“Fischer has said it was a moment when it could be dangerous for a gay guy in San Francisco to approach a straight guy. You had to know how to read these codes,” Weissman said. “It’s a deeply political message, but he presents it with this humor.”

The text points out that a particular article of clothing – seemingly sending a message to a person in the know – could also be just a piece of clothing. A photo of men wearing keychains attached to their jeans includes text that dryly reads: “Keys are also worn by janitors, laborers and other workers with no sexual signification intended.”

Dean described the photographs as provocative, witty and funny.

“One of the things I really appreciated was the guy had a sense of humor about it all. A lot of it is tongue-in-cheek and irreverent,” he said. “It was a moment of gay liberation, a moment of sexual experimentation, a moment that gay people were still extraordinarily oppressed, but he’s having fun with it all as he’s doing it.”

Dean is interested in what the visual codes in the photos say about representation and identity, and how people connected before online dating sites existed. He said he’d like students to think: “How do I signal, in my online profiles, what kind person I want to hang out with, what sort of person I want to be friends with. We are hyperconscious about curating an image online to impress people. Thinking historically about those photos can lead students to think about how they conduct their own lives.”

Fischer’s portfolio “18th St. Near Castro” – featured at Art Basel in Switzerland in June – is experimental work in which he photographed a bench every hour for 24 hours at 18th and Castro streets in San Francisco and recorded the neighborhood community.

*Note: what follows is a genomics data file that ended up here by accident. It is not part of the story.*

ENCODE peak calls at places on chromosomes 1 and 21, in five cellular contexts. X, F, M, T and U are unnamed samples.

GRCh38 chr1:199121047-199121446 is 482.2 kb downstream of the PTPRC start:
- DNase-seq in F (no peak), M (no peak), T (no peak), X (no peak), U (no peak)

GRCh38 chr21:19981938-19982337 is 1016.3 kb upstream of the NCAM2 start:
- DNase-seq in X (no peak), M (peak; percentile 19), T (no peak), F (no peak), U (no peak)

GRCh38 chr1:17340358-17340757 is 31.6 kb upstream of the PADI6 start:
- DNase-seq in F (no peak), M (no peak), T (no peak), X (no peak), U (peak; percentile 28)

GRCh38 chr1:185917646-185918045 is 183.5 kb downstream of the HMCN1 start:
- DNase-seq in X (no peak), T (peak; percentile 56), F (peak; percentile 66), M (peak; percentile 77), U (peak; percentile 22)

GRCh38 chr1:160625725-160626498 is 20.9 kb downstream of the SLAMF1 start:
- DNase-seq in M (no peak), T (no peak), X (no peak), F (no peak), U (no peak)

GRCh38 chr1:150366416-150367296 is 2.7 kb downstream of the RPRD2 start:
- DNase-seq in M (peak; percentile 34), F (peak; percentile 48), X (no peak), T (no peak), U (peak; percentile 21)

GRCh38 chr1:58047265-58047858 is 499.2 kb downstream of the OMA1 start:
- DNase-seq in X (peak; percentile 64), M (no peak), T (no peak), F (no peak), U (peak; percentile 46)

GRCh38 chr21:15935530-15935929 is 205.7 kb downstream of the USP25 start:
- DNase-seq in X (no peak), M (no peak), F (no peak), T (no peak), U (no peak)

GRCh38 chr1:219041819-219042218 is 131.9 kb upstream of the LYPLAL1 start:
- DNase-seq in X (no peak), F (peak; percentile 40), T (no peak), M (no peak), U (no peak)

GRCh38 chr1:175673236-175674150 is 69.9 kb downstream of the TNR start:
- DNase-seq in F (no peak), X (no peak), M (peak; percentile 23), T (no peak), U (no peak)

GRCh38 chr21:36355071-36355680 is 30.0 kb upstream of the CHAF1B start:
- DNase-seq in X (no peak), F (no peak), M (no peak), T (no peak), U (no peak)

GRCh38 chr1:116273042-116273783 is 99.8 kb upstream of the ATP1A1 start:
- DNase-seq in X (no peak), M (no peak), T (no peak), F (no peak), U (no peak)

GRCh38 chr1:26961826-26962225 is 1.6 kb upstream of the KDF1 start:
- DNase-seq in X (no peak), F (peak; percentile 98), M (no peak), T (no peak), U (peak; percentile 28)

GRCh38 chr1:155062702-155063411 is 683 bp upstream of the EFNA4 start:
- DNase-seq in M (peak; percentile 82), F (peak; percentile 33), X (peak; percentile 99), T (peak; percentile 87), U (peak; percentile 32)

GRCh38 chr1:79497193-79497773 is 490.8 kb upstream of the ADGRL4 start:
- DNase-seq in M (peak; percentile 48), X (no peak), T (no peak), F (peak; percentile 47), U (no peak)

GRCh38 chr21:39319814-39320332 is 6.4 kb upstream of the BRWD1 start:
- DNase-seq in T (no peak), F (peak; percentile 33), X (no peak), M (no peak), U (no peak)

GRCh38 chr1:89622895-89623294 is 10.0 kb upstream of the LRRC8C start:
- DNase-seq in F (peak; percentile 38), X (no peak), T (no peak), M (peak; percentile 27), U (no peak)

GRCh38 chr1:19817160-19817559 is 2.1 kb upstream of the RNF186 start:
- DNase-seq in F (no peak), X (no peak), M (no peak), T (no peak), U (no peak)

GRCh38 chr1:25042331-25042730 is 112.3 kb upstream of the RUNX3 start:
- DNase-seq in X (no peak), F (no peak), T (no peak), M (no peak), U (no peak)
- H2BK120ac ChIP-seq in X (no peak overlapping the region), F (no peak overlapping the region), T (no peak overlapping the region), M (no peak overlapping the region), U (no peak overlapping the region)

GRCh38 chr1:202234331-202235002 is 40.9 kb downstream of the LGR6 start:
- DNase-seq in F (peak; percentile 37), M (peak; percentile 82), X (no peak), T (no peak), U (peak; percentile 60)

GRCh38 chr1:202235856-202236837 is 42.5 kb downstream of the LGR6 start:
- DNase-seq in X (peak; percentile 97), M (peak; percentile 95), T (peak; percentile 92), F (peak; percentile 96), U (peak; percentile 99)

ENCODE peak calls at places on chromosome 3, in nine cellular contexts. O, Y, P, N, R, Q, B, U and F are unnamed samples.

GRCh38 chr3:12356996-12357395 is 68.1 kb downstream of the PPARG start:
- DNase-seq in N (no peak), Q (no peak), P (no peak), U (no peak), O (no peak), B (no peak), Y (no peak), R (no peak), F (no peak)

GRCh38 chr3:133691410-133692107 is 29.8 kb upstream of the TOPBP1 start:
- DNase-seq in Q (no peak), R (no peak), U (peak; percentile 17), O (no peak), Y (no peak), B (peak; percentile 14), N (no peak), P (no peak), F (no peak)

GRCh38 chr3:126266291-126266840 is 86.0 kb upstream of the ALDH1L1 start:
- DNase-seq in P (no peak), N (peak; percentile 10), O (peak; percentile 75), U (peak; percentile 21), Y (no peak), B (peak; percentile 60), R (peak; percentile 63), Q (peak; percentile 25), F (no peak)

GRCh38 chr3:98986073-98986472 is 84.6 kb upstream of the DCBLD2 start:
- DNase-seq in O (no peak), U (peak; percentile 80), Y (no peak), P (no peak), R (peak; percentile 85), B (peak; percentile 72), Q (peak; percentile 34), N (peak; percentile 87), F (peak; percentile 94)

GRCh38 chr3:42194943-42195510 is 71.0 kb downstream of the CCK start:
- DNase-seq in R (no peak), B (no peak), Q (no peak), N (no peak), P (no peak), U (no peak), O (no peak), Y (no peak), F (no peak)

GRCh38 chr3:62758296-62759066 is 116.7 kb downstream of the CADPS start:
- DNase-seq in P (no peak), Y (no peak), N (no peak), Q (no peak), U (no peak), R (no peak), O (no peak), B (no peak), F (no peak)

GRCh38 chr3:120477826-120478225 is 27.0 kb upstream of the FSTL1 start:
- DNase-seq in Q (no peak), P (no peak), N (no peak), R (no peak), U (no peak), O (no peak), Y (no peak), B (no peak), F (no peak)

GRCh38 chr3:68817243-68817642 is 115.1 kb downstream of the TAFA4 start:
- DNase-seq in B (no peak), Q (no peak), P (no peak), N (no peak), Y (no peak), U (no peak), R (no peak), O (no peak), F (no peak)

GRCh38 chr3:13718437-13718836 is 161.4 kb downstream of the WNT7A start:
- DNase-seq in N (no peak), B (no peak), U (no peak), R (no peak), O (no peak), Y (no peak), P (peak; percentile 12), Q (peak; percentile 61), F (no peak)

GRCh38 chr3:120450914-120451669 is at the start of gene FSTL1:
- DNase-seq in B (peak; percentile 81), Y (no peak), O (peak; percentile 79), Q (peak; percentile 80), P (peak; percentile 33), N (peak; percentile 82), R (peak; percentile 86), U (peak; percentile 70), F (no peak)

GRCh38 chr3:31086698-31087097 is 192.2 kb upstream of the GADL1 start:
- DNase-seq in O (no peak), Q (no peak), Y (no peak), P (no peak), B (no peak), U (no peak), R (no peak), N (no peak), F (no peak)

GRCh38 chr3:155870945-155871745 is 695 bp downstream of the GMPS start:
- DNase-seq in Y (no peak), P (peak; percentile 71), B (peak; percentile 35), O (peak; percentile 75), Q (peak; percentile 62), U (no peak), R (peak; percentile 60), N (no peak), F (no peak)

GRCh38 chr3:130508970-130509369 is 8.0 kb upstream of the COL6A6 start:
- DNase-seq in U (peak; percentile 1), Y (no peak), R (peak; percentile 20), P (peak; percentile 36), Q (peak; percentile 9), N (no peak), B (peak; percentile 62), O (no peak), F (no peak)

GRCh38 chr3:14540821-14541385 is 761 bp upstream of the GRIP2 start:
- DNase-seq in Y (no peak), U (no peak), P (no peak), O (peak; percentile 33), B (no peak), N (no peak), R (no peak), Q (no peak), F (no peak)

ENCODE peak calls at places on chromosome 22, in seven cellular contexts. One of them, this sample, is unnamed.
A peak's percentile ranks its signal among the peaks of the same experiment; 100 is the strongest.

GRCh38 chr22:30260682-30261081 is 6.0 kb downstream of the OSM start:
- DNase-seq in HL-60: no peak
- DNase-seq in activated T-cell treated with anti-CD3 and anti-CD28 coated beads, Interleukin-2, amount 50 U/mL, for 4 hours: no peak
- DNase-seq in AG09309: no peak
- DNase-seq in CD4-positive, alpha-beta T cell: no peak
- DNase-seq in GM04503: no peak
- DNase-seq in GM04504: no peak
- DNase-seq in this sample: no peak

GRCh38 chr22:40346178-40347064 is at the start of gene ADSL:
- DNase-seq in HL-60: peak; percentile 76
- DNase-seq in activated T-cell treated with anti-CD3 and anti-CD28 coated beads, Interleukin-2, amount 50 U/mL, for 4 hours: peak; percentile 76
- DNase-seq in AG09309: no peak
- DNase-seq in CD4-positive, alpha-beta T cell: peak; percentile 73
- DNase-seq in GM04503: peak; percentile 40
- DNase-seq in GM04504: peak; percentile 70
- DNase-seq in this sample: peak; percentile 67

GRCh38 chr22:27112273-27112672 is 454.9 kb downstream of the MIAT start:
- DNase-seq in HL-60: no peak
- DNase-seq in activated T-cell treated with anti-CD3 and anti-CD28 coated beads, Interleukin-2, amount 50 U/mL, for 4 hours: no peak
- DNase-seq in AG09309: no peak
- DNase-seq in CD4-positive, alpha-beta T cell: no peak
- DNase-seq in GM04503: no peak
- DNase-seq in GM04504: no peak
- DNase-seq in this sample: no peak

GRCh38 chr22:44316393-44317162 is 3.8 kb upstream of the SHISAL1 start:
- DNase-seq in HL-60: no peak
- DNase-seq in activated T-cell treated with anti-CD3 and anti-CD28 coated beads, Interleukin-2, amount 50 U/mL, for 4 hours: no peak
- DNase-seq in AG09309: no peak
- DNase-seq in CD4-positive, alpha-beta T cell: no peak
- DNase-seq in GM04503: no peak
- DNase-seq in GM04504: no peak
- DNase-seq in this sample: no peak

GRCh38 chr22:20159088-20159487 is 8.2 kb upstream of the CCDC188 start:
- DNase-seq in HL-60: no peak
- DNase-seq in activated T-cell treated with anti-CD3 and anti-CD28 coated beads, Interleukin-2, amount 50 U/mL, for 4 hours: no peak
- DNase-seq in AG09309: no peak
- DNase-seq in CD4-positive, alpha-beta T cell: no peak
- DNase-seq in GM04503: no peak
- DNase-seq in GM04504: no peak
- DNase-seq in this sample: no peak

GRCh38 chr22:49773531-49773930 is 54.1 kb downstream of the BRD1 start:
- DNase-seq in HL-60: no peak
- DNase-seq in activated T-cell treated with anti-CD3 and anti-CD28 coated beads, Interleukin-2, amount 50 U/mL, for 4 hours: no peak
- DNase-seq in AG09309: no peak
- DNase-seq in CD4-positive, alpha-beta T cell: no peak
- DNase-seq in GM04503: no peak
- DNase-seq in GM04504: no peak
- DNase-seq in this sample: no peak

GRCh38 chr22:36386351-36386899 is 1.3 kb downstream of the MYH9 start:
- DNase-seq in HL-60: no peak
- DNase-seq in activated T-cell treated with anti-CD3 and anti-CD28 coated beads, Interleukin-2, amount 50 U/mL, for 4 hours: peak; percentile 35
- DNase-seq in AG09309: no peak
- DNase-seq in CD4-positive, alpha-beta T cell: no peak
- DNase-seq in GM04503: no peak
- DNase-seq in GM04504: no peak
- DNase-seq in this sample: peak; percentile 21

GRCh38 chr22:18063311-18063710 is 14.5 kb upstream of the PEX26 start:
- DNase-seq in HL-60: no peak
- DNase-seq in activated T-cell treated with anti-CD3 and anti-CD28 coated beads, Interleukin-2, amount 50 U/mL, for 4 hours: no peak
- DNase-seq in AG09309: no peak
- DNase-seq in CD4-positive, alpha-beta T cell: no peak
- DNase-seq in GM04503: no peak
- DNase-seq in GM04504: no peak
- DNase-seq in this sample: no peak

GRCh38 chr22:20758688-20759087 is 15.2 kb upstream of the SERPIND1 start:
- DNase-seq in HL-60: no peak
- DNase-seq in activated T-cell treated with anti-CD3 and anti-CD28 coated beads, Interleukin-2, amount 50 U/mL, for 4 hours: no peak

The portfolio “Boy-Friends” comprises 10 photographs of men with whom Fischer had a relationship, with accompanying text describing them as archetypes (e.g., The Gym Attendant, A Hippie, The Punk Poet), and relating how they and Fischer met. The photos include censorship bars over the men’s eyes to depersonalize them and play on the visual codes of advertising, Powell said.

“KAM has a strong photography collection, and this purchase really expands it. Fischer’s work aligns with other artists who are examining the relationship between text and image, paying attention to gender, sexuality and desire,” Powell said.

KAM has photographs in its collection from other California conceptual photographers, as well as other gay photographers who are exploring desire in their images, she said.

The museum was able to acquire Hal Fischer’s body of work with the help of Robert and Sonia Carringer, who not only introduced the work to KAM but also funded the acquisition, Powell said. Fischer was a student of Robert Carringer at the U. of I.

Powell plans to include all of Fischer’s work in a future exhibition at the museum.


Read original release via the University of Illinois News Bureau (August 13, 2019)